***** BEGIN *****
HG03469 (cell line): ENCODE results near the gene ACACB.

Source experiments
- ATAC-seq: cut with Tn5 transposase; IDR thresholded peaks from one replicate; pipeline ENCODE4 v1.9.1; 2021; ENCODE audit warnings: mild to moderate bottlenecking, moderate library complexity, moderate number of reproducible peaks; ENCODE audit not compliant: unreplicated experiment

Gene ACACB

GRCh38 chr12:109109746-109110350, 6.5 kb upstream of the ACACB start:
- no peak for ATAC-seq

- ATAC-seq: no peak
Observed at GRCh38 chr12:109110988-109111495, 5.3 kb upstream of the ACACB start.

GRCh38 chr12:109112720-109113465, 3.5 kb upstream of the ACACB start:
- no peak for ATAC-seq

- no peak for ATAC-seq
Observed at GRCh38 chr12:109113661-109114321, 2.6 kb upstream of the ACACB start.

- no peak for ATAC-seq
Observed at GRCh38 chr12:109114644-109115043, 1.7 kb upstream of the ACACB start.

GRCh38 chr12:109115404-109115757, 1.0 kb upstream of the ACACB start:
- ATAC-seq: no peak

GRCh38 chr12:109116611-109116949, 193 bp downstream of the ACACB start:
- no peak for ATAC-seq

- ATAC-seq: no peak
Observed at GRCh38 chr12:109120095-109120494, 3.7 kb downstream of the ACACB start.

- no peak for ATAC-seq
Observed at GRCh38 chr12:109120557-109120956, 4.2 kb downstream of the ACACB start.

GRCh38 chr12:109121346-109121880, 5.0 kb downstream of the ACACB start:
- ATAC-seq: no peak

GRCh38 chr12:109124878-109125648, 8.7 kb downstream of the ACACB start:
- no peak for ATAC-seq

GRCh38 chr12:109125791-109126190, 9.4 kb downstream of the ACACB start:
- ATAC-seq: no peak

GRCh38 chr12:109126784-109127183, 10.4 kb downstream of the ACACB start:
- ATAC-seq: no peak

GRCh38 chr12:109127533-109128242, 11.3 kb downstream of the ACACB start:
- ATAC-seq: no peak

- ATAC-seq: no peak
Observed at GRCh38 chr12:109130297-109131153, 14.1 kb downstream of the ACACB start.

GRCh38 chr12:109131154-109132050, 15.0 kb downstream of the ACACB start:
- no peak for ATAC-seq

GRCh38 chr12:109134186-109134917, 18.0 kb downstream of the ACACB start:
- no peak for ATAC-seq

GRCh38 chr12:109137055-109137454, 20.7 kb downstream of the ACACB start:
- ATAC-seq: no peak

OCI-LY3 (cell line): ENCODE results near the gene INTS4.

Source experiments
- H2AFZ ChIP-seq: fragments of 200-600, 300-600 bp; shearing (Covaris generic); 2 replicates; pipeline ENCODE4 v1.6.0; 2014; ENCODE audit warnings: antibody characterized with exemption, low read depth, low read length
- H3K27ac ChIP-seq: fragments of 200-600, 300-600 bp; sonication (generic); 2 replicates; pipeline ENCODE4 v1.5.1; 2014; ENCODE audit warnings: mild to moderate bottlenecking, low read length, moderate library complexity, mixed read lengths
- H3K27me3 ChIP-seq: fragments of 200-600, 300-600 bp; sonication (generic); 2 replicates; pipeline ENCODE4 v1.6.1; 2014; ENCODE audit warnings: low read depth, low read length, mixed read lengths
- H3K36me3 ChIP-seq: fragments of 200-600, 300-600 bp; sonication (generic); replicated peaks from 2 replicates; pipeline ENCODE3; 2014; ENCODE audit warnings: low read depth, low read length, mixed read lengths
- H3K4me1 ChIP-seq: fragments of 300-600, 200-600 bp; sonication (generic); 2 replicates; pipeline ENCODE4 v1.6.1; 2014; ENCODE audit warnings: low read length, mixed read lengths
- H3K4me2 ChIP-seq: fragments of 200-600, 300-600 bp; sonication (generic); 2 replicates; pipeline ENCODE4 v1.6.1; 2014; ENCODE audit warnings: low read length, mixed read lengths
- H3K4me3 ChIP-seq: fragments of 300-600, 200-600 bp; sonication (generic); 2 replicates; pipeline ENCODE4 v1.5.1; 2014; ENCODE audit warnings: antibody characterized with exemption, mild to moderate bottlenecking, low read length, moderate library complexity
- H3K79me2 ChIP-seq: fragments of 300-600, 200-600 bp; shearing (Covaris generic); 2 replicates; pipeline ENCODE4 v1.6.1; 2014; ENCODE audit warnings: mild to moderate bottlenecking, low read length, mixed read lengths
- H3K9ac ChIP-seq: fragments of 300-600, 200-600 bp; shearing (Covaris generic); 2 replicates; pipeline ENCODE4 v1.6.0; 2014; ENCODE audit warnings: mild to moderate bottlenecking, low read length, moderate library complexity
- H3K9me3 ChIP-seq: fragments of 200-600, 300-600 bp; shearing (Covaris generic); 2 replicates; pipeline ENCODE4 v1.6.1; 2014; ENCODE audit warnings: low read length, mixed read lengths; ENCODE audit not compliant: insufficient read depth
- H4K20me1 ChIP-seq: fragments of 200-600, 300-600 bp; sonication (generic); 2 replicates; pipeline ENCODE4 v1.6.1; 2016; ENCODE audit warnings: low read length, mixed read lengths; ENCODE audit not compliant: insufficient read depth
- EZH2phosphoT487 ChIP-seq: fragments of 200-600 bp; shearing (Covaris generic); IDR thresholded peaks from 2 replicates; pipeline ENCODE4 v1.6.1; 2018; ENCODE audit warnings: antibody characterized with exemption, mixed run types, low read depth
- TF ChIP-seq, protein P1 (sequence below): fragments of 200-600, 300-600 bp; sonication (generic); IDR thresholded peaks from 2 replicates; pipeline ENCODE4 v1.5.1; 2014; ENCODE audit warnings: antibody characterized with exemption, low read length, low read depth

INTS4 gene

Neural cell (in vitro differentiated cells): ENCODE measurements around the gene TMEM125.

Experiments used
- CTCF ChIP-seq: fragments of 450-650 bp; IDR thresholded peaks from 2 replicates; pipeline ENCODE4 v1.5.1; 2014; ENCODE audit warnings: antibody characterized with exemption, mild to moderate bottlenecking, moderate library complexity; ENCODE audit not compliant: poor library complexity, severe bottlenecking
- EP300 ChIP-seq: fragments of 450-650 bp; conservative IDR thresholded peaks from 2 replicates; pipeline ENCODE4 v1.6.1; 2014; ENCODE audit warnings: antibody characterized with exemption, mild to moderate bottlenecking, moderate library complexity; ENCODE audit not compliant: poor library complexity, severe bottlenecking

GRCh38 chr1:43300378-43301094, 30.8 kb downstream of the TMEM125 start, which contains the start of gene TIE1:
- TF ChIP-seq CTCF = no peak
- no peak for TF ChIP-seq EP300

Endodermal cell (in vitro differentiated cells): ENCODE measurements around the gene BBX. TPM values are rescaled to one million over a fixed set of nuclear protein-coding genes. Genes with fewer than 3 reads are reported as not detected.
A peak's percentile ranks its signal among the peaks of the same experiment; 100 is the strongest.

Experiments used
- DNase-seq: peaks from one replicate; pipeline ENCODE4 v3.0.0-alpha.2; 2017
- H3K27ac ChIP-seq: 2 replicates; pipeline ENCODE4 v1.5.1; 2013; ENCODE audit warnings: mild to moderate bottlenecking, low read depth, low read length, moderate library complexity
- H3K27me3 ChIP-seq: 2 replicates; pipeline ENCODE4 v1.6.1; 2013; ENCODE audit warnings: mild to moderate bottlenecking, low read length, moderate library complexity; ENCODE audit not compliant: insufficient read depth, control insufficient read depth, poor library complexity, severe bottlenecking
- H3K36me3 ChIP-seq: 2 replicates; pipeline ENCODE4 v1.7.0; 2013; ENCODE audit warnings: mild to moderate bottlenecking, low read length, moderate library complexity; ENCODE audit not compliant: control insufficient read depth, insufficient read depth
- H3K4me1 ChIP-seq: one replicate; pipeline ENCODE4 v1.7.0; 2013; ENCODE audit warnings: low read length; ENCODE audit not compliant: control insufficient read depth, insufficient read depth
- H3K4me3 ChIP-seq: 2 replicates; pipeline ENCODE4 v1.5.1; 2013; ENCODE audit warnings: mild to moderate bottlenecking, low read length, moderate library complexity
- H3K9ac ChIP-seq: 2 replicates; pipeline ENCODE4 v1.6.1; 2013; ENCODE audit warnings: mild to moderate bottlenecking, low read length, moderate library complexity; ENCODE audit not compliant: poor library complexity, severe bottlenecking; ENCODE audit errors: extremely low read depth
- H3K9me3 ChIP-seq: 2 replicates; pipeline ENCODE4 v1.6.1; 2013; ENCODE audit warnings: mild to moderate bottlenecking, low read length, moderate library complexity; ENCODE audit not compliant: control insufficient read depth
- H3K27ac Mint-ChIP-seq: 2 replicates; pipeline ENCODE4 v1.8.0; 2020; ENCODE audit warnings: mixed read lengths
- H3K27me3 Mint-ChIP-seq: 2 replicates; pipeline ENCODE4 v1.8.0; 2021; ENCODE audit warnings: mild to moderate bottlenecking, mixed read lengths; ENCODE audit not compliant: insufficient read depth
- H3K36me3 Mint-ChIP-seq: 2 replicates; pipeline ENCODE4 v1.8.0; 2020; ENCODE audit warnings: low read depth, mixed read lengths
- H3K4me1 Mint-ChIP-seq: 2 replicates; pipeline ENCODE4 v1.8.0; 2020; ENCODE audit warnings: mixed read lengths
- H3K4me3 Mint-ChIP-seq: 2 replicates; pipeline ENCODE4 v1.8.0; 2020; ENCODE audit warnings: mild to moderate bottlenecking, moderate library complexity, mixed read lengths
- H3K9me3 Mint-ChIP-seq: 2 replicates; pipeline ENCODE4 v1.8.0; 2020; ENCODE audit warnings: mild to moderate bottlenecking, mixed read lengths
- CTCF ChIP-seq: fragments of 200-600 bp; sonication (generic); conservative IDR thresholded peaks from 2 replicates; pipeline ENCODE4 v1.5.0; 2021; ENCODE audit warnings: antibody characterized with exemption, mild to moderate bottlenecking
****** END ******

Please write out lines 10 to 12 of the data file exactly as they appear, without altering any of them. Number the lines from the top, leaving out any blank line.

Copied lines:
- no peak for ATAC-seq

- no peak for ATAC-seq
Observed at GRCh38 chr12:109113661-109114321, 2.6 kb upstream of the ACACB start.